To allow the linkages to work with heavy equipment, the frames are built from 100mm steel box section and the rams are 80mm units. Composite grease-free bearings have also been used to reduce the amount of maintenance.

Top-spec Dynatrac Ultima models weigh 1,500kg and offer up to 500mm of side shift, as do Premium models, which are designed for implements without a pto.

The smaller Premium Plus weighs 800kg, has a 300mm shift and does accommodate pto-powered implements. This is the most popular model as it’s able to work with category 2, 3 and 3.5 linkages.

A new lightweight, lower-cost model called Dynatrac Compact is aimed at growers covering smaller acreages.

Prices start at €7,000 (£6,300) and go up to €17,000 (£15,300) for a full-spec Ultima linkage. They are available in the UK through Zurn and Manterra.


UK precision specialist Garford Farm Machinery has been building side-shift linkages since its Robocrop inter-row hoes were introduced in the early 2000s.

Initially, these worked only with the Robocrop, but Garford now offers an optional quick-hitch feature that makes them compatible with most implements.


There are three sizes – SD30, HD50 and XHD50 – which can accommodate various width machines.

The SD30 offers 300mm of side-shift with a 1,500kg lift capacity, and this is suitable for implements up to 4.5m wide.

The HD50 sits in the middle of the range, offering 500mm of side-shift and a 2,500kg lift capacity, while the XHD50 offers the same amount of deflection with a 4,000kg capacity.

This makes it big enough for bed forming and planting operations, and it can accommodate a pto. It is designed to work with implements up to 9m wide, or 12m if they are fairly lightweight.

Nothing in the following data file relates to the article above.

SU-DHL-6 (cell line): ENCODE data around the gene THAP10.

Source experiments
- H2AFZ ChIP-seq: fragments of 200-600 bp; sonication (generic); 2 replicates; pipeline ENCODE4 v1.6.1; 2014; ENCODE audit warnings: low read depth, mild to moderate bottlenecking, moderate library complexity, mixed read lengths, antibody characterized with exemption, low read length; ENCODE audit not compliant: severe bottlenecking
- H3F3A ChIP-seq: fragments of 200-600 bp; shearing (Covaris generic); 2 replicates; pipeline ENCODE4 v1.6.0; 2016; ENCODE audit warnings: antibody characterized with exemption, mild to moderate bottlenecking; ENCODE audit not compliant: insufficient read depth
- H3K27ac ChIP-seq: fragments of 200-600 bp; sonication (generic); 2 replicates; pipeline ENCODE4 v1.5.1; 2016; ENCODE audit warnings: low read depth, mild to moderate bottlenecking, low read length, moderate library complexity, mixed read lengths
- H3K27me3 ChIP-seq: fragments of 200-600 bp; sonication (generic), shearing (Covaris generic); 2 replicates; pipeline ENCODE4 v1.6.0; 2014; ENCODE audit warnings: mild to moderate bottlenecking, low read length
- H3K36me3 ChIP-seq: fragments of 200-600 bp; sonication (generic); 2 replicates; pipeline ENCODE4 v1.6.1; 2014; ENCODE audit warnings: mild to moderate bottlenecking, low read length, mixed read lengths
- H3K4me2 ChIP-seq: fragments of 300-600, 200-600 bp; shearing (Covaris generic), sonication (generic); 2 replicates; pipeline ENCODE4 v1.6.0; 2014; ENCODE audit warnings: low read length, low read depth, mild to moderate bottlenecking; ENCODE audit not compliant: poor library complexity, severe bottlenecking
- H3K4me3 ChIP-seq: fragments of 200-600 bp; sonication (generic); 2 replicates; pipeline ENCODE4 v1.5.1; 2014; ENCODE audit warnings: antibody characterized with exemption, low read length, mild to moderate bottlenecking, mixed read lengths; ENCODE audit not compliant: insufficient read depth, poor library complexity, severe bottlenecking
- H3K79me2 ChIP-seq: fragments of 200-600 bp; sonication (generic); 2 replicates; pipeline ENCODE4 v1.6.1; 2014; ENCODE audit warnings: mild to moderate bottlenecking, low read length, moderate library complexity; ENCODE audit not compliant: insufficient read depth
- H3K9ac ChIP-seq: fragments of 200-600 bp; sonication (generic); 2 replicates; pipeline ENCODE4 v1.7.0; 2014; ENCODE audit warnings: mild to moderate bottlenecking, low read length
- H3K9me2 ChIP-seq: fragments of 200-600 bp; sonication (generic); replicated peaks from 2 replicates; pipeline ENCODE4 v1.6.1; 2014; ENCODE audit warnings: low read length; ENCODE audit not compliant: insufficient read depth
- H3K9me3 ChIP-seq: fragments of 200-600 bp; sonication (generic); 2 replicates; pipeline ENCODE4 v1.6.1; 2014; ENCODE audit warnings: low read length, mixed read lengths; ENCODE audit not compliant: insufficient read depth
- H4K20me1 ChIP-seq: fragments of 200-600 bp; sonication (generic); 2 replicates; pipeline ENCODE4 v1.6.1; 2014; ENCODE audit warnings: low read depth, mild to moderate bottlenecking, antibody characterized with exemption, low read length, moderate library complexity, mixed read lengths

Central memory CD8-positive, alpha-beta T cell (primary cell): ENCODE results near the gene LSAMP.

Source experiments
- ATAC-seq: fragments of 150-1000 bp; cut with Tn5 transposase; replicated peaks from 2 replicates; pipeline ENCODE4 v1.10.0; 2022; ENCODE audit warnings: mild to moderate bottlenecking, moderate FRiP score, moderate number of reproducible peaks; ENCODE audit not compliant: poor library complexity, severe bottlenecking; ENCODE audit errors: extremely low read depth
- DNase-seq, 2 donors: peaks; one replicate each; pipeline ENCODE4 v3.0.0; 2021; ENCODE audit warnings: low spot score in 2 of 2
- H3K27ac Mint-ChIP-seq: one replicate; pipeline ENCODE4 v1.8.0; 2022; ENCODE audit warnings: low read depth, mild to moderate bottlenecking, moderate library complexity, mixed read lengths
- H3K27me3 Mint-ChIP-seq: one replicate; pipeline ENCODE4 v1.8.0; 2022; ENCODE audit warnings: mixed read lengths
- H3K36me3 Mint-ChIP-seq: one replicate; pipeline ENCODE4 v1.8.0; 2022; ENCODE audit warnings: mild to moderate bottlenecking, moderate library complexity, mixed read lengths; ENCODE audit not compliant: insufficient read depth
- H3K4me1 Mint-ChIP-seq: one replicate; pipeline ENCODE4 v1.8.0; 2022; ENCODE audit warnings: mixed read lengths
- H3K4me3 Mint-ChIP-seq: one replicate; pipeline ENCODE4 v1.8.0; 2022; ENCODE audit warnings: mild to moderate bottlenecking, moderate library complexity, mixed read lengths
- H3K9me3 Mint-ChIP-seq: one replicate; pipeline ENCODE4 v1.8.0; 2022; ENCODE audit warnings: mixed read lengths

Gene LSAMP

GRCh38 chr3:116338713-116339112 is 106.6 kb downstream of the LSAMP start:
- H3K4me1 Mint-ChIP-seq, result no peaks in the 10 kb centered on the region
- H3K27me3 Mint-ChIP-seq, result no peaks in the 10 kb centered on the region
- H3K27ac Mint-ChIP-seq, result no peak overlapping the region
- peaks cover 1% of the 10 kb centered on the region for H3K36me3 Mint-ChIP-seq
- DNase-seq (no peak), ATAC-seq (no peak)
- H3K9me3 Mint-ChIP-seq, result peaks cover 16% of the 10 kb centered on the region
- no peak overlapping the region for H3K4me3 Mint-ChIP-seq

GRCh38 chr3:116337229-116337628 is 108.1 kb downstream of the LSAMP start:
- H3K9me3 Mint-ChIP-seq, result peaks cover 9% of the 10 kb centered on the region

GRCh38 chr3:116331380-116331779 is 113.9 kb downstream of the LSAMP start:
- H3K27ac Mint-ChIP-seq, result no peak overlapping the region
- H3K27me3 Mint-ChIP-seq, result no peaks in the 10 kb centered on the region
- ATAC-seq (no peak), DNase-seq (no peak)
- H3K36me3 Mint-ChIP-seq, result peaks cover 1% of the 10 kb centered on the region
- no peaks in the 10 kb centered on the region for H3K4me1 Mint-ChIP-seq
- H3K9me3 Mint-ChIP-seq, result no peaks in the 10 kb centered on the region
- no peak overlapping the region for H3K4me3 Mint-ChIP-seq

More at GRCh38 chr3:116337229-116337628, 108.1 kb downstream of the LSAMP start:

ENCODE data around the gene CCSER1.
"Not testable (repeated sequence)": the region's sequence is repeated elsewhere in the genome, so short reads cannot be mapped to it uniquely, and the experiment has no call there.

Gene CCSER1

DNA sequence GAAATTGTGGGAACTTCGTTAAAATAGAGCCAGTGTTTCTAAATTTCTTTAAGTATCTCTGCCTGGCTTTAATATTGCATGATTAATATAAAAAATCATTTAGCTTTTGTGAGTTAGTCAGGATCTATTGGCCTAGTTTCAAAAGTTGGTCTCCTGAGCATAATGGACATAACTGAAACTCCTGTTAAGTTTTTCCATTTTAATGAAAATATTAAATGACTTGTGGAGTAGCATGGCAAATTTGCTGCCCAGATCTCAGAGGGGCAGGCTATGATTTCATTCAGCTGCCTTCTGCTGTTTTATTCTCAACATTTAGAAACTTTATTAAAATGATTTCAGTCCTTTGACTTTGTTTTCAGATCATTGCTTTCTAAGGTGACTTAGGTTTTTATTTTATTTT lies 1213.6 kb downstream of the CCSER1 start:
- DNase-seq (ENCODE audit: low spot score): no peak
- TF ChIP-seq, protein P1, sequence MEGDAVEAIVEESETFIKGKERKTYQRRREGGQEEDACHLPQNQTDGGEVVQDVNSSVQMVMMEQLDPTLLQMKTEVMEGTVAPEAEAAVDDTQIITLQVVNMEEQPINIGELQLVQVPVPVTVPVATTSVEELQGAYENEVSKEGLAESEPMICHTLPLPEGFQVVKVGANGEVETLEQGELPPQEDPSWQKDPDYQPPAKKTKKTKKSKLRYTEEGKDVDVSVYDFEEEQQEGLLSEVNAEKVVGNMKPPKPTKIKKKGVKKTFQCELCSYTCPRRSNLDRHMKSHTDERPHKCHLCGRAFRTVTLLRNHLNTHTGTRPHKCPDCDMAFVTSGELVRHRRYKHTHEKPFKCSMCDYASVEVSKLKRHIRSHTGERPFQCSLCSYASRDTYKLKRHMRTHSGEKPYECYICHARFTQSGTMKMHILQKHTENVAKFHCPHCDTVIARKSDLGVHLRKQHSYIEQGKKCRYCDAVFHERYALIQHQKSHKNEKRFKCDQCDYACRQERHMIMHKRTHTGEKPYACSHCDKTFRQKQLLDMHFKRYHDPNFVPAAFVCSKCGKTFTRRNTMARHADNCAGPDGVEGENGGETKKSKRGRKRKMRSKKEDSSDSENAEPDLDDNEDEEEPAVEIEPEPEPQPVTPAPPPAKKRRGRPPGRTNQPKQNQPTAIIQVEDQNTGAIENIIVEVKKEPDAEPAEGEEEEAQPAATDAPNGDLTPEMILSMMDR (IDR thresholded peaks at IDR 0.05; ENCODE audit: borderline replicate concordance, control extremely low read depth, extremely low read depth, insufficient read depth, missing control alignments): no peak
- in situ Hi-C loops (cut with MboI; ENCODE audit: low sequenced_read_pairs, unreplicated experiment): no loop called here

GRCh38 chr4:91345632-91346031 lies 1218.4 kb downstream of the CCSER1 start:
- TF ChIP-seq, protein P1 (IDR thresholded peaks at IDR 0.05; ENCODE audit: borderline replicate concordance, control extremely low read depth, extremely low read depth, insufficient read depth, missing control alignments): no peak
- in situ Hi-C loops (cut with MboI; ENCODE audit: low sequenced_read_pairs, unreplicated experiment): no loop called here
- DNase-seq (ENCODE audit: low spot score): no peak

All models run on roller bearings and have two hydraulic rams to do the shifting. They are also compatible with both GPS and camera guidance systems.

There is a choice of stabilising kits to keep the tractor and implement supported when shifting, including an auto reset option for stony ground.

Garford builds about 300 units a year, selling mainly to the veg and organic markets, but it also has a number of cereal growers using the system. Prices starts at £18,000, although most builds are bespoke and the cost varies according to user requirements.


Dutch manufacturer Wifo offers two models of side-shift linkage; one capable of housing a pto and the other built to handle bulkier implements.


The DSD-Z-500 is the bigger of the two, with 500mm of side-shift and a maximum lift capacity of 4t. It weighs only 400kg and can attach to two- or three-point linkage implements. 

Prices for the category-three model start at €4,825 (£4,380).


US firm Agmechtronix builds a side-shift linkage that is primarily designed to work with its clever camera-guided lettuce-thinning machine.

It is comfortable working at speeds of up to 6.5kph, can accommodate a camera for each of the crop rows and offers up to 300mm of side-shift.

The company says these linkages allow the implement to cultivate closer to the plant, which takes some of the pressure off the driver.

A touchscreen in the cab allows the operator to make adjustments when in work and this is also set up for remote dealer access to help troubleshoot any problems.

So far, it has been tested only on veg kit weighing about 3,000kg. There is currently no option for GPS guidance and it is not compatible with pto-powered implements. It costs $16,000 (£12,760).